If you don’t remember—and no one can recall everything that happened last week perfectly, let alone 20 or 37 years ago—then pretend you do. This is not the same as making it up. It’s reimagining—what your father’s words likely were, or your own, or how things went down that April Thursday. You know yourself and the others in your life well enough that, with hard work, you can do this reimagining, this recreation. (And yes, it’s allowed.)
Readers look for authority in a personal essay. Don’t make excuses for your story. Claim it.
Endings are hard.
When in doubt about how to conclude a piece of journalism such as a profile, a quote is often a surefire way to wrap things up. Not that it’s *always* the best, but it’s a handy device and usually does the job. (Again: when in doubt or when all else fails.)
With an essay, it’s not so simple.
You don’t want to repeat or summarize what you’ve already said. You don’t want to preach or get “lessony.” Most important, you don’t want to spell everything out.
I tell my students that you want an ending that will “haunt” your readers. Not literally spook them—though, hey, maybe sometimes!—but rather leave them with something to figure out, something that will linger.
It can be helpful to consider ending on either an image or an action. An image can be something you saw—a scene out the window, say, or an object on the table that suddenly looked different than it did before. An action can be the first thing you did when your antagonist shut the door: Did you pick something up, wash the dishes, make a phone call, start dancing by yourself? If so, how exactly?
Let those carefully observed details do the last bit of work for you.
One thing I do regularly in my day job is edit personal essays of about 600 words. That’s not very long. Having written a few myself, I can say it isn’t easy. Here are some tips for writing a short essay—which I’ll define here as 750 words or less.
Have something to say, not just something that happened to you.
Get in fast. You don’t have the space to ease in or otherwise dilly-dally. This is not the time for long preambles.
Fill it with as many details and mini-anecdotes as possible. Avoid summary. An essay of this length succeeds on its specifics. Name songs, give examples, use (brief) dialogue, show how that sensation—you know the one I mean!—felt.
When you’re done, go through the essay again and tighten, tighten, tighten. What doesn’t need to be there? What slows things down? How can you say the same thing more succinctly?
Then you’ll have room to add more details in the second draft and make it even better.
In workshops, I’ll sometimes hear, “I had no idea what this word meant.” I’ll say that having to look something up isn’t bad. You learn a word! But if you’re doing so every other sentence, it’s a problem. There’s also the issue of what an obscure word gains the writer.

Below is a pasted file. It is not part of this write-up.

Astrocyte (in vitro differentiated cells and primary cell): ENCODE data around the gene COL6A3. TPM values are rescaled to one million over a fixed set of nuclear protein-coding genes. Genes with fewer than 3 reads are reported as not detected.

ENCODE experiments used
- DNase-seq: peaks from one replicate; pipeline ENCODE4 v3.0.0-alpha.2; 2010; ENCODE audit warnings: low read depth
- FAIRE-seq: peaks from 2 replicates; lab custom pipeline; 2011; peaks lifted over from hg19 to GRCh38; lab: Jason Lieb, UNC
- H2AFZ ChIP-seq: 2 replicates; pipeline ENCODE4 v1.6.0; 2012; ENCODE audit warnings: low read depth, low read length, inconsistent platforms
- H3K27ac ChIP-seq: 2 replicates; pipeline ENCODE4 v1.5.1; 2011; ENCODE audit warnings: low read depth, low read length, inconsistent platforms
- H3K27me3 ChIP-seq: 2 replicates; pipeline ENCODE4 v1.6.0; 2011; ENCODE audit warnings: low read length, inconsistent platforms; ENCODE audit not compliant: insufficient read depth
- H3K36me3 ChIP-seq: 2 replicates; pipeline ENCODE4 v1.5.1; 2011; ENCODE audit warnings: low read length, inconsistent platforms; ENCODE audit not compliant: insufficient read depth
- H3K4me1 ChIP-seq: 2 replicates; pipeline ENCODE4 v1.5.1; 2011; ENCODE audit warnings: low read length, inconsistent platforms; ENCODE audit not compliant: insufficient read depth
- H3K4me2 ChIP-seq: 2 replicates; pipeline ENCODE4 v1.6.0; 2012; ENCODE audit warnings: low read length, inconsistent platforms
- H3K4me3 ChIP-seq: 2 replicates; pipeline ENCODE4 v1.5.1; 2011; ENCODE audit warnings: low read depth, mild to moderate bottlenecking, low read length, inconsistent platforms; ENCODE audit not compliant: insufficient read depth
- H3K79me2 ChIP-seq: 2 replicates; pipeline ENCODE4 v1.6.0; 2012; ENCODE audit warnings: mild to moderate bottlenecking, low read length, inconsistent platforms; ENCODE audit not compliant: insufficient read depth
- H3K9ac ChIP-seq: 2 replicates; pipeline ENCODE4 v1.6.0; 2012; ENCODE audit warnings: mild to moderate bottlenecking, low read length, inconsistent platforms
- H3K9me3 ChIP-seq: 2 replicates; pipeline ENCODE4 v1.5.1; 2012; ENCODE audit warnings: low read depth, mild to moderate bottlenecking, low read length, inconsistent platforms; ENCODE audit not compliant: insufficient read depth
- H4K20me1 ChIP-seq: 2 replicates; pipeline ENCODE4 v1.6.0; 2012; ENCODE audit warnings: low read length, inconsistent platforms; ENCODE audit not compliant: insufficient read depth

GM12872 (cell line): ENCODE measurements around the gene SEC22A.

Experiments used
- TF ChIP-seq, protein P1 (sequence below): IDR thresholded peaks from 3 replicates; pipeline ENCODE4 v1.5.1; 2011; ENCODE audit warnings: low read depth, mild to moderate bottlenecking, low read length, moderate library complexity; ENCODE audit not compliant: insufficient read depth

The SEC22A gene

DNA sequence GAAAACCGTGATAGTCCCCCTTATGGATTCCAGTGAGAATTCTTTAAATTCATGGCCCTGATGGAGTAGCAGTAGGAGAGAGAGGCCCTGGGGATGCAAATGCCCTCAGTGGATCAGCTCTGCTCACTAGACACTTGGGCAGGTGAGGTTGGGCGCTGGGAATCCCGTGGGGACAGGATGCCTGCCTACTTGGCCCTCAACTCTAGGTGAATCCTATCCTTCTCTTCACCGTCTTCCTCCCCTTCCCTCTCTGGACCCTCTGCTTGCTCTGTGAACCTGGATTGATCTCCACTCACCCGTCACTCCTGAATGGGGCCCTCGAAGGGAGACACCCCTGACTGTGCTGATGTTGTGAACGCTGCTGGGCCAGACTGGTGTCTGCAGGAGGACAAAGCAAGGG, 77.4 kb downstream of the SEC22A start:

Someone I edited used the noun “remit,” as in “That was outside her remit.” Not to brag but I’m a word person—I don’t even bother with the New York Times crossword between Monday and Thursday. After I got my first dictionary at 11, I’d pore over it as if it were an adventure story. But I didn’t know “remit.” The dictionary said: “Chiefly British. An area of responsibility; scope.” The writer, whom I respect, is American. In his defense, he was unaware it was British. My point was it could sound pretentious. His substitute? Ambit (“sphere or scope, as of influence”). I didn’t know that, either—for a moment I thought it might be a typo for “gambit.” We settled on “purview.”
So ask yourself as you write if you’re delighting, within reason, in English’s variety to liven up your prose or if you might be seen as showing off. How to tell? It’s a judgment call. And it is your call—just know the consequences.
The three most important elements of a personal essay are reflection, honesty, and discovery.
Reflection can be almost invisible—for example, in a narrative from an adolescent perspective, the teenage you asks a question of yourself that then lingers in the background (ideally for the reader to answer). Or it might be a section in which you actually step back for several paragraphs or more to take stock. (See tip 10, “Wanna Make Something of It?”) But on some level, an essay needs a reckoning.
Honesty is the sense that you’re being truthful as you remember events and aren’t holding back to protect someone or make yourself look better. Readers can pick up on such subterfuge.
Discovery means you’ve discovered something in writing the essay. That may end up on the page as an aha moment or might be between the lines, the transformation that got you where you are as the person telling the story. But if you don’t discover anything, the reader won’t. (See tip 8, “Throw Away the Map”), and discovery is one of the joys of reading.
Of writing, too.